• Over three quarters of Accra’s residents live in urban slums

    The People’s Dialogue on Human Settlement, upon forming a localised definition of a slum, established that 80% of Accra’s residents live in slum conditions. CEO Farouk Braimah said, “There are basically two definitions we can ascribe to a slum. We identified five key areas; the one that talks about improved sanitation, the one that talks […]

  • West Africa’s biggest mall under construction in Accra

    West Hills Mall responds to the growing attachment Ghanaians have found to shopping malls for their safety and convenience. Architects intend for the mall to be of an international design standard and include local and international tenants. The $93 million, 10- hectare development is under construction in Western Accra and set to be completed by […]

  • A growing city, challenging housing options

    Owning a home is a reality for only a few in Accra. For most, even long-time residents, renting is the only option. The city’s housing market is like a pyramid: At its apex, a small international set – many of whom have lived or currently live abroad – own the most expensive residences. Moving down, […]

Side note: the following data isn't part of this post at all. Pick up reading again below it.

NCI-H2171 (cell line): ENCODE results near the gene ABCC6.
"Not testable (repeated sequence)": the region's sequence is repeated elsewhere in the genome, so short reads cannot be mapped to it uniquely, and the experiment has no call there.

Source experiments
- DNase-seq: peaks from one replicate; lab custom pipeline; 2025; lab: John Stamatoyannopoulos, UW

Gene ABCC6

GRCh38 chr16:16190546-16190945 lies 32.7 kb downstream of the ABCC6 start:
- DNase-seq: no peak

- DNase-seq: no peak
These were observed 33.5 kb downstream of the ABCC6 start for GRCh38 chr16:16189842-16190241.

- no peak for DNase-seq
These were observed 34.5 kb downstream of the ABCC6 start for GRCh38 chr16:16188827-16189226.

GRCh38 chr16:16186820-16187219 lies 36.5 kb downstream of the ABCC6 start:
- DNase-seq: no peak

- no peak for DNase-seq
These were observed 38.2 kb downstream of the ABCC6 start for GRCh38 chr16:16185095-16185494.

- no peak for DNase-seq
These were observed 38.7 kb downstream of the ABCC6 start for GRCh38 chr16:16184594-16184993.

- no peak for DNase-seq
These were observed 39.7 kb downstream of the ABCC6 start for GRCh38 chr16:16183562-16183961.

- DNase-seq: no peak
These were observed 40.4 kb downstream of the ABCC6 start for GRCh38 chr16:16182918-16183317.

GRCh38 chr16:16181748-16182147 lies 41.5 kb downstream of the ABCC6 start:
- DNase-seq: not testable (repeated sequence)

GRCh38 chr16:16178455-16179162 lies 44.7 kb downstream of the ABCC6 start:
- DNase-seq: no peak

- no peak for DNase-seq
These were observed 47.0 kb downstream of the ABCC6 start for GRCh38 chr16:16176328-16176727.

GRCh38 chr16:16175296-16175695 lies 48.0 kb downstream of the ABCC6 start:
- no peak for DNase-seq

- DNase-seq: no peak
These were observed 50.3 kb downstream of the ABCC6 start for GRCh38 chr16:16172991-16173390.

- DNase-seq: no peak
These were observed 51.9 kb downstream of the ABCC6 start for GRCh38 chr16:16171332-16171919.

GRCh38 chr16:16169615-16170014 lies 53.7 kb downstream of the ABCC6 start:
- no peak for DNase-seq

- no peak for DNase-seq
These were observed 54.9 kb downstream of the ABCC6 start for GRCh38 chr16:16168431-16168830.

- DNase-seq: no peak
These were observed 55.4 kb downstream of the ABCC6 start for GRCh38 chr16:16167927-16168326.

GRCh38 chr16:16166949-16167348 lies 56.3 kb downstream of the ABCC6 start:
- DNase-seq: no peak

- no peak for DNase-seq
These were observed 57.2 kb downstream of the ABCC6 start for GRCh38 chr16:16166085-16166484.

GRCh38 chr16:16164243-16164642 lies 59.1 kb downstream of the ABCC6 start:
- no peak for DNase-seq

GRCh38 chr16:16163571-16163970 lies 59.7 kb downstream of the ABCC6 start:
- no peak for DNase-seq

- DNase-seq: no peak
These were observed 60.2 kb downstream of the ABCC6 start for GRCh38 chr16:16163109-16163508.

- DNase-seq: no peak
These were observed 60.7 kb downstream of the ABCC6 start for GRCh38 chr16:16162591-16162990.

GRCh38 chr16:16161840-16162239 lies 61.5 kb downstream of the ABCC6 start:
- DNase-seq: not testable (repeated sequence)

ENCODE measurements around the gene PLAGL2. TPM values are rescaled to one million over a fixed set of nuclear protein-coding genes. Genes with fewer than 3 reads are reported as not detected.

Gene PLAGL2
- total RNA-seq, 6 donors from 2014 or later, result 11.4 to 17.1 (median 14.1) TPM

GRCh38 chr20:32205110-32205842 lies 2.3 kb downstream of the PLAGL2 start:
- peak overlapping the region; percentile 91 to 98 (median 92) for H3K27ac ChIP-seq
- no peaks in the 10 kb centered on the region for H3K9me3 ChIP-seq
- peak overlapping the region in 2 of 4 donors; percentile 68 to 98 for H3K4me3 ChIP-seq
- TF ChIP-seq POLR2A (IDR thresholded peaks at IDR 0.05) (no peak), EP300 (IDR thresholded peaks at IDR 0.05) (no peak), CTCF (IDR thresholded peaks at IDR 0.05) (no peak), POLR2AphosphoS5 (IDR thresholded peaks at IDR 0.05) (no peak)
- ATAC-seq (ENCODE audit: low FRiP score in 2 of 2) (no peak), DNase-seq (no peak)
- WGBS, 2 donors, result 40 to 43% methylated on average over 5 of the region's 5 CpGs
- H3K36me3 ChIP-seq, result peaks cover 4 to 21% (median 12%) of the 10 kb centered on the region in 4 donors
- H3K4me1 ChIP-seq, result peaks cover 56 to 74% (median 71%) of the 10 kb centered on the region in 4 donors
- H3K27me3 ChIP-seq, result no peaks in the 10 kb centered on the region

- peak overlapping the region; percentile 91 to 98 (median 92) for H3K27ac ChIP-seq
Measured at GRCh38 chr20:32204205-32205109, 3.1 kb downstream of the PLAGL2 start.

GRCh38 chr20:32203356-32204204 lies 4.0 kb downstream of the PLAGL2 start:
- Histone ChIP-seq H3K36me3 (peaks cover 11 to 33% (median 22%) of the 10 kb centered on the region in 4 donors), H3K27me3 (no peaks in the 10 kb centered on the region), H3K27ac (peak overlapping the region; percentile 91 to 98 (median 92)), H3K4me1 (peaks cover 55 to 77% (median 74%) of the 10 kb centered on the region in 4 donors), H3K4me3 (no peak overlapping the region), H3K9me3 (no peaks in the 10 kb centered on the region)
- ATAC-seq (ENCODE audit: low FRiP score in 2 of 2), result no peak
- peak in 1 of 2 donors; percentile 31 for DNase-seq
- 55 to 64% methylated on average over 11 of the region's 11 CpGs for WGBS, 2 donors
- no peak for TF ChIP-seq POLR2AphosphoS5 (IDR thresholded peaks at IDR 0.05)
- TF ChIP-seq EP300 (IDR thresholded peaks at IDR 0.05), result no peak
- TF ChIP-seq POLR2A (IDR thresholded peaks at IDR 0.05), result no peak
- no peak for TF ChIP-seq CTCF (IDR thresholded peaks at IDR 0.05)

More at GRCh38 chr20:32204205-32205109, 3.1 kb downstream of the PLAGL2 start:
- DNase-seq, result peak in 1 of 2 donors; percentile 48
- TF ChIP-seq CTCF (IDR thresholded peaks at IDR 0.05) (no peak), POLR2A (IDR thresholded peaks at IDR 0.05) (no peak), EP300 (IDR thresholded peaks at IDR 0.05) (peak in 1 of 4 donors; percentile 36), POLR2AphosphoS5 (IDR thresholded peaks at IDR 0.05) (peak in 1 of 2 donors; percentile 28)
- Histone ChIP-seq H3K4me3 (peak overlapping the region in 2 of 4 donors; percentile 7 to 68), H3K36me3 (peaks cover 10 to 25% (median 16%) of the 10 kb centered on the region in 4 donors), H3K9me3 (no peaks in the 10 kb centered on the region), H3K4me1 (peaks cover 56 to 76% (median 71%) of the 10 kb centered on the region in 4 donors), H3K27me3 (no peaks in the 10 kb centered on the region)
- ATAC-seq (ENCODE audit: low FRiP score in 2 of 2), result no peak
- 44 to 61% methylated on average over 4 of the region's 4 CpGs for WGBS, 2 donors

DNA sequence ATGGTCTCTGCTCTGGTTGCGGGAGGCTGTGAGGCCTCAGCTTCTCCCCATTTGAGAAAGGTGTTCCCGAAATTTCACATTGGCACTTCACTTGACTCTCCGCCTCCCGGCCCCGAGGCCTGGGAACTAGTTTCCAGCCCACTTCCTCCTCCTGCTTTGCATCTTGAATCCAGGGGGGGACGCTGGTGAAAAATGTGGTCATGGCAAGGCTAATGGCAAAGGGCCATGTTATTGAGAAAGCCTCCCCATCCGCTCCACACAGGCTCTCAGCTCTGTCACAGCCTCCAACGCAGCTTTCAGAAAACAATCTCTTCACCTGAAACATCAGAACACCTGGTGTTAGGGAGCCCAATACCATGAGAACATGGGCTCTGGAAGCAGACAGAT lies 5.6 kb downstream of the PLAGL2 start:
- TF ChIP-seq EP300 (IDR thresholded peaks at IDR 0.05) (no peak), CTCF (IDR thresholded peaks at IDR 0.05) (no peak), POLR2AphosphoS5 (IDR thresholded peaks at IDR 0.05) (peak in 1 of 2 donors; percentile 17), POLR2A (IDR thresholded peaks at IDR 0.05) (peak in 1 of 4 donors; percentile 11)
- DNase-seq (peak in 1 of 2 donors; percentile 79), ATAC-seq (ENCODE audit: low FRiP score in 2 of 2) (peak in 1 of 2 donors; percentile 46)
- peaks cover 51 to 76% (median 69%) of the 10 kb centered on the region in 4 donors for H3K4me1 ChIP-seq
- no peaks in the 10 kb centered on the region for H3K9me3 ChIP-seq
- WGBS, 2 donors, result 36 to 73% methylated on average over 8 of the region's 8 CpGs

• On its path to liveability, Accra explores new transport options

    For the average commuter, Accra is choked by bottlenecks and traffic congestion. The city’s commercial activity attracts two-thirds of commuters to the CBD, but the ineffective transport system stifles accessibility, productivity and liveability. The city’s longstanding transportation planning bias toward cars is catching up with the growing city. An estimated 70 percent of commuters get […]

  • Who’s driving Accra’s future?

    Despite its growing economy, Accra’s local government has struggled to finance the planning and management of its housing and infrastructure needs, which has pushed national government to turn to private sector-facilitated development. New hotels, office buildings and commercial high-rises are cropping up in the city, particularly in high-end and commercially attractive areas, including around the […]

  • Cultural renaissance on the streets of Accra